A decent story made remarkable by the film wonder of a ending and the perfectly crafted acting by Nicholson and Schneider. This film is adventurous, devious and sexy in a way that's a true enjoyment to watch while making you hopeful that oneself should never end up in a dark inner space where the only solution can be deception and escape. A film shot in the spirit of creating a perfect tan-line on a hot wet body.
Antonioni's style is so completely his own. The rhythm of his films and the spaces within them are quite unlike any other director. I never quite understand all of whichever film I have just seen, but I think this is the way he would want it. The penultimate shot of The Passenger is one of the great tracking shots in movie history: such skill, choreography, timing, pathos.
Antonioni's English lanquage 'The Passenger' has aged like a fine wine and still offers rich awards in viewing. Nicholson is at his best in this strange tale of a man who assumes another's identity and lets fate and flight lead his newfound destiny. Meticulous in its editing and cinematography with an interesting worldview shining through its cloudy narrative. Top notch.
★★★★ /35mm/ A deeply penetrating puzzle of a worn out journalist’s existential crisis who assumes the identity of another man. Nicholson, superb, captures the somber residue of a man going through the motions. Antonioni skillfully weaves the building tension of a man hunted with the transcendental release of Spain and his relationship with an exquisite Schneider. The end is sublime perfection.
The disillusioned man’s search for himself. Or perhaps he’s disappointed with himself. Or just tired of all this shit. It remains an enigma what drives the reporter to the self-destructive endeavor of stealing the identity of an arms dealer. But the dream of leaving all behind sits deep in the modern man, so I guess the opportunity makes the thief. Antonioni’s film offers no answers, but many moments for reflection.
At least there are three reasons why I watched THE PASSENGER. 1) It was directed by the legendary Michelangelo Antonioni & it has been said this is his last English feature-film. 2) Jack Nicholson in some kind of an arthouse movie. 3) The collaboration between them. I know it's not a religious movie. But I feel this movie is some kind of a spiritual journey to find a true-self. The cinematography also looks awesome!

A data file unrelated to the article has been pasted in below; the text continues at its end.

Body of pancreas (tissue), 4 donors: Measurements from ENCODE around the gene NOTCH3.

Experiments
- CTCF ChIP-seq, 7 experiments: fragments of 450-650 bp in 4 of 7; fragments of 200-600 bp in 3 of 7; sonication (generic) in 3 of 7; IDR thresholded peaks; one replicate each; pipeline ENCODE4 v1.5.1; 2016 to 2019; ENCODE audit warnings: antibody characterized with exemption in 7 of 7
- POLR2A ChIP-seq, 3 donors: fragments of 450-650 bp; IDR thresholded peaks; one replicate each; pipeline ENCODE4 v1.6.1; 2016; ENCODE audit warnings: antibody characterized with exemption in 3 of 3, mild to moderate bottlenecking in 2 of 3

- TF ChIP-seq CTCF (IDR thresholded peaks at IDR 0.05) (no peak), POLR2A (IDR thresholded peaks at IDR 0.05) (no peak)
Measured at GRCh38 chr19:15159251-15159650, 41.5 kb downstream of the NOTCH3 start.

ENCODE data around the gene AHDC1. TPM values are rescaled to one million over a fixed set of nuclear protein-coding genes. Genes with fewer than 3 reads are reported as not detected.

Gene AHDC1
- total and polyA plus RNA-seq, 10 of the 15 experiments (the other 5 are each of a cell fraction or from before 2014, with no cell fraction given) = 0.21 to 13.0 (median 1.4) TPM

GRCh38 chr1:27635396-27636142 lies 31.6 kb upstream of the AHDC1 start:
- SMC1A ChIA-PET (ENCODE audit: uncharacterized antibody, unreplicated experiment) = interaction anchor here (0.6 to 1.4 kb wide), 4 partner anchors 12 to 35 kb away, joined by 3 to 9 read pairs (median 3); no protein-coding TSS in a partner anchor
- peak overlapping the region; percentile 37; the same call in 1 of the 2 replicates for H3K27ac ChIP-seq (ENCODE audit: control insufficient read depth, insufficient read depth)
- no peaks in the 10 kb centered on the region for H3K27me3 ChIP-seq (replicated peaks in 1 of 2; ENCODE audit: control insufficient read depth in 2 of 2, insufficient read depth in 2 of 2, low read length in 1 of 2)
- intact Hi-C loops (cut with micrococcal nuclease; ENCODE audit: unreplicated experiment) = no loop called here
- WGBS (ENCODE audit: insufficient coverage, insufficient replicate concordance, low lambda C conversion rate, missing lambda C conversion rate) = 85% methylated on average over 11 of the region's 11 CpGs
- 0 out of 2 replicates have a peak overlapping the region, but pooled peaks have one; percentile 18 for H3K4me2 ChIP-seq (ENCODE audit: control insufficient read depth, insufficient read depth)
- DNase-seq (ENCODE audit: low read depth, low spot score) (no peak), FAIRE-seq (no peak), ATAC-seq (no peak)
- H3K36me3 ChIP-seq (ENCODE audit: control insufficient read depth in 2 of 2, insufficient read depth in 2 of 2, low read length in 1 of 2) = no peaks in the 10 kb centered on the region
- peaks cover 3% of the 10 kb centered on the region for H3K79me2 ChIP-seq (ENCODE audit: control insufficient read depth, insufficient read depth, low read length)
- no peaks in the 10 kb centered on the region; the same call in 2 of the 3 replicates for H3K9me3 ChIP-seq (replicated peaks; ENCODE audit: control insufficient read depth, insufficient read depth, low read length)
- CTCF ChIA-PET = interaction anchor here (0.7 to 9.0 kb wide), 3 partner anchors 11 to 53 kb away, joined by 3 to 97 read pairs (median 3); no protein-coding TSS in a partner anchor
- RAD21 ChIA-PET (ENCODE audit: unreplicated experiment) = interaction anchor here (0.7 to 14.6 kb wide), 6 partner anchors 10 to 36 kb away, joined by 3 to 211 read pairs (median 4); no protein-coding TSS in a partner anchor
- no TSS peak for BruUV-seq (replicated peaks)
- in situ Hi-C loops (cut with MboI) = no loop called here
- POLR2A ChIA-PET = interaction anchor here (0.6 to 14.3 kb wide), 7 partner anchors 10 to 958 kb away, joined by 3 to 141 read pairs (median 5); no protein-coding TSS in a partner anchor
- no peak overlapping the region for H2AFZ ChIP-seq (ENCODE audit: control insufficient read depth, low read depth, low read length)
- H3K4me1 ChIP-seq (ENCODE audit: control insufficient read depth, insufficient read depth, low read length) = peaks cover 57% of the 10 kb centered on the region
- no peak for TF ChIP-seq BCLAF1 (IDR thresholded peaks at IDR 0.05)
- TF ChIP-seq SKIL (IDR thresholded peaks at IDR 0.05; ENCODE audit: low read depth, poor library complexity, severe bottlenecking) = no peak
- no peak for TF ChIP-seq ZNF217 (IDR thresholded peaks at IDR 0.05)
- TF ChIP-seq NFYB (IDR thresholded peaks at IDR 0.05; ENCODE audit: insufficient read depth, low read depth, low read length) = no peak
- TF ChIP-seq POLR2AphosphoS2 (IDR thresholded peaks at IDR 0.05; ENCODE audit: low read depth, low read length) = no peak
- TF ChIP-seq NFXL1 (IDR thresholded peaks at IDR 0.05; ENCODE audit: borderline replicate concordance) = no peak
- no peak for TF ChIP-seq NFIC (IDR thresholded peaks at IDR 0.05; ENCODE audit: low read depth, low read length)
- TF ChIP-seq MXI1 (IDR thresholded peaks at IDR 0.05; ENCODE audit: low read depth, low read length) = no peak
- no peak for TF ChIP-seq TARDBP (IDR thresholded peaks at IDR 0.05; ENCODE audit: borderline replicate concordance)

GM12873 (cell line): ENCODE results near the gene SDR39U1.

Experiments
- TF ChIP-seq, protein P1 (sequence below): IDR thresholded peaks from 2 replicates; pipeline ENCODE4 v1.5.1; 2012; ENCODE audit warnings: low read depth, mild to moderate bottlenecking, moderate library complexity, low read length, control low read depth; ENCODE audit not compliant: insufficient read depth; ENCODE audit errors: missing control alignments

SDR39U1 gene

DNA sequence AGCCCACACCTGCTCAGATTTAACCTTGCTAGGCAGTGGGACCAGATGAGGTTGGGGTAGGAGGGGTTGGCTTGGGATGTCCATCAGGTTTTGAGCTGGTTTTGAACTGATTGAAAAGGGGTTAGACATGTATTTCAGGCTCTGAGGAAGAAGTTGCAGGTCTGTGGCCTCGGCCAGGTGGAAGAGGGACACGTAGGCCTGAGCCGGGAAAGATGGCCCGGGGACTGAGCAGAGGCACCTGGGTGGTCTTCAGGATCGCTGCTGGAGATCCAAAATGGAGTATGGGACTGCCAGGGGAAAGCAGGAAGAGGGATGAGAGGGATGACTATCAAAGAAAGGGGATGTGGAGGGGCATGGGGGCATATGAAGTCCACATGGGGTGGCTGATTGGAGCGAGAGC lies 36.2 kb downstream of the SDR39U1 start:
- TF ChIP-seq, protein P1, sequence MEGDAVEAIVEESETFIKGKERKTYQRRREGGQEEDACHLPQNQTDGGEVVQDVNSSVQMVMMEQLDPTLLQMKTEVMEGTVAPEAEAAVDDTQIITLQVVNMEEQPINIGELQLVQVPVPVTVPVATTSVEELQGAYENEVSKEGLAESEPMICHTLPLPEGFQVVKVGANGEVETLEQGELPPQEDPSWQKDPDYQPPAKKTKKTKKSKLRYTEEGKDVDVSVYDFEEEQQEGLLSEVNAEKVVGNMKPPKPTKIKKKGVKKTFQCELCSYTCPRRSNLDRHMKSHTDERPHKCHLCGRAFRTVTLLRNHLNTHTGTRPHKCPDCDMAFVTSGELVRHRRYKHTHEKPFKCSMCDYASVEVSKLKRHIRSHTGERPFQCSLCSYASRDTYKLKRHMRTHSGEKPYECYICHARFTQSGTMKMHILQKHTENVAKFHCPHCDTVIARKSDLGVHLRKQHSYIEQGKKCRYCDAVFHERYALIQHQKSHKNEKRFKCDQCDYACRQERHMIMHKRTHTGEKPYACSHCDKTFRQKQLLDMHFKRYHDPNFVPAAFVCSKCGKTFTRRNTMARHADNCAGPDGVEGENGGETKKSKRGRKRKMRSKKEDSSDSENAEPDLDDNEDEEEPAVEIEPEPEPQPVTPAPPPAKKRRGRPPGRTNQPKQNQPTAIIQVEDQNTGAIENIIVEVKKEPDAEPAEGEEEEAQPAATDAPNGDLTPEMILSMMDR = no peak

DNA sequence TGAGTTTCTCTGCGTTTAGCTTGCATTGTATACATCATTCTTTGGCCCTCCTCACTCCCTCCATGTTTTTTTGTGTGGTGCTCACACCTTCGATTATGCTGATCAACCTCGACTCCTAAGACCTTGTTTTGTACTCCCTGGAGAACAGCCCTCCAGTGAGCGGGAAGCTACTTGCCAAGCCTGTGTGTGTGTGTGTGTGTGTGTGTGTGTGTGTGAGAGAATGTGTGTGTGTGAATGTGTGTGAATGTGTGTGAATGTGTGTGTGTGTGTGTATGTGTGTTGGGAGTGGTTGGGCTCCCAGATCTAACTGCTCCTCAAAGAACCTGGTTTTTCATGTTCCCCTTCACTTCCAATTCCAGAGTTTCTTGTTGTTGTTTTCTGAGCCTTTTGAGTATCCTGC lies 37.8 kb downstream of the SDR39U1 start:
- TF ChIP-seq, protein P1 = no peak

So this is how Antonioni does a globe-trotting thriller: more suspenseful than you would expect, about as downbeat/existential as you would, and with characters and dialogue pitched frustratingly between "enigmatic" (which is a good thing) and "vague" (which isn't). Still, a geopolitically attuned look at anomie, apathy, and engagement, with a climactic shot that belongs to the long take hall of fame.
The film is like a journey, and not only for Nicholson's character, but also for the viewer. We seem to follow, directionless through the strange existence of his character and through a bare narrative that is both ambiguous and meditative, but that's the charm of the film, so open to meaning, it isn't tied down to a particular statement, making repeated viewing more rewarding and varied.
Existentialism & anticolonialism a la Antonioni.A journalist tries to change his empty bourgeois life by assuming the life of a revolutionary gunrunner. Instead, he buys a convertible. Even the camera,that shows in detail the agonising death of a rebel,turns away from his insignificant death. And Antonioni's prediction for the West? Too many Lockes:"The same old tragedy all over again.The kids can't get away from us"
a.k.a. the lengths one man will go to get away from his wife, centred by a magnetic, and uncharacteristically non-manic, performance from Nicholson. Beautifully shot, though the editing is somehow even more beautiful, and with a penultimate shot for the ages. Dig.